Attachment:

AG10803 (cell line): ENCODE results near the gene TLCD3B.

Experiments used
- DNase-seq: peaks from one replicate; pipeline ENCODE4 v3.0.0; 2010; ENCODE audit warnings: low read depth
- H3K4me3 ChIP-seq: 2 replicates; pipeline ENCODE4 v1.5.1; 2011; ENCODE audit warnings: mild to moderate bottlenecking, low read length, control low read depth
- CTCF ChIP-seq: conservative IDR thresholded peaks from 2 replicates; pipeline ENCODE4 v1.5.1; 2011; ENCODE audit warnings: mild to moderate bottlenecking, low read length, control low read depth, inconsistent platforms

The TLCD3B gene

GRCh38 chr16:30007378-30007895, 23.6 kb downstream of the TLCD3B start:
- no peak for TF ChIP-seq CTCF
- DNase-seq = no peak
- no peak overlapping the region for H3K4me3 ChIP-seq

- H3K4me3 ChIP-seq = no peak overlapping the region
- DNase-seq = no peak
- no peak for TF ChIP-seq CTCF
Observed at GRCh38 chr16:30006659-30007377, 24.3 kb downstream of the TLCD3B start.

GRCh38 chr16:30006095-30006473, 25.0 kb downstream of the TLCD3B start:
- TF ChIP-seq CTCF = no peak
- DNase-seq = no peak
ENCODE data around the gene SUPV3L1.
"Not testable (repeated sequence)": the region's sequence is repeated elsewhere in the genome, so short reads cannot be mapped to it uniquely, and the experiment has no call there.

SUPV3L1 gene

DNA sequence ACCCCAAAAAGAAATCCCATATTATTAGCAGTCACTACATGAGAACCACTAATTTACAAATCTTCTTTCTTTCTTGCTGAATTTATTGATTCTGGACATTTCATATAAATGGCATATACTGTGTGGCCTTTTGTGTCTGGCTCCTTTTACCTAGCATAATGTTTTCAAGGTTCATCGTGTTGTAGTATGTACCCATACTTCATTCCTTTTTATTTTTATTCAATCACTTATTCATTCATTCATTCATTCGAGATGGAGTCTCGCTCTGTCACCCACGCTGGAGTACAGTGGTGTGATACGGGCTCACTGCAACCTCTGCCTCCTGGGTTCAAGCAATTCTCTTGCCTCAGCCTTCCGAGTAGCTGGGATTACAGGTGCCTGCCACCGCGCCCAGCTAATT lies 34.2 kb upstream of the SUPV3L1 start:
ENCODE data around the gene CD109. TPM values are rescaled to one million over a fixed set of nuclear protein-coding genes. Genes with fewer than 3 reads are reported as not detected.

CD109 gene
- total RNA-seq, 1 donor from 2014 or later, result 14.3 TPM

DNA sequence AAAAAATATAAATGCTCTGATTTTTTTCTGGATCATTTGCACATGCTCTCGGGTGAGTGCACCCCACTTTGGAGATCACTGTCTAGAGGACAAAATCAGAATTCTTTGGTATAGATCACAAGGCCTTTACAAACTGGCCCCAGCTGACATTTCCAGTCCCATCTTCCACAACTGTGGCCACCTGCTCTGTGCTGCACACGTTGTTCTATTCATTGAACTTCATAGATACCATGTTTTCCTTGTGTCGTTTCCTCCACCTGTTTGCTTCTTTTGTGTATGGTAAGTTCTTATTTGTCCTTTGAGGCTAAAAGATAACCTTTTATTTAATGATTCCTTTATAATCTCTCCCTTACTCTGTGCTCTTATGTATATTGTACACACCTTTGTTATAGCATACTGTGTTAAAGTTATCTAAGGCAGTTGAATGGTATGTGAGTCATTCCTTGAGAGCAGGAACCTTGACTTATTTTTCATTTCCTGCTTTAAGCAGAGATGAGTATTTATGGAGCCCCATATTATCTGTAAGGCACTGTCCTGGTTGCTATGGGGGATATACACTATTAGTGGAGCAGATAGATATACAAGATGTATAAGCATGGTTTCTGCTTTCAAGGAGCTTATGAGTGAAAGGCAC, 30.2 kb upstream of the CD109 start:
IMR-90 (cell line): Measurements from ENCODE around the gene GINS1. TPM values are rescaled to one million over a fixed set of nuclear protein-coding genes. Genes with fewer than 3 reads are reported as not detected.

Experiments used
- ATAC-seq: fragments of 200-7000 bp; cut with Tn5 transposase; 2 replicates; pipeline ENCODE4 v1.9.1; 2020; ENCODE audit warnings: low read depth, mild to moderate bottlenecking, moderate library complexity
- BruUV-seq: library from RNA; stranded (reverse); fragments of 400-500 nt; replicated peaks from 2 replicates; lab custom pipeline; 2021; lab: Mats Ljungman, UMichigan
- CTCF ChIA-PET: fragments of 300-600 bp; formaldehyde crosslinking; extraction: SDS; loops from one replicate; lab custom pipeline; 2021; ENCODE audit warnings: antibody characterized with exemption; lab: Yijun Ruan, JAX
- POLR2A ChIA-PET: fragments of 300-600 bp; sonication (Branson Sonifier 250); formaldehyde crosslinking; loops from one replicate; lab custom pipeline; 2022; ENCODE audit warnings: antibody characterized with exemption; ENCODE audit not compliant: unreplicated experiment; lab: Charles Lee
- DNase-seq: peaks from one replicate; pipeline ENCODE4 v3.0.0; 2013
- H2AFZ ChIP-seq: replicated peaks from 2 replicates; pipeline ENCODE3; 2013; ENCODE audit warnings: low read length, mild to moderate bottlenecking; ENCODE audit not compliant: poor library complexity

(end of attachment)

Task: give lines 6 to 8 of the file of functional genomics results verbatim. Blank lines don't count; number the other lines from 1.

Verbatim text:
The TLCD3B gene

GRCh38 chr16:30007378-30007895, 23.6 kb downstream of the TLCD3B start:
- no peak for TF ChIP-seq CTCF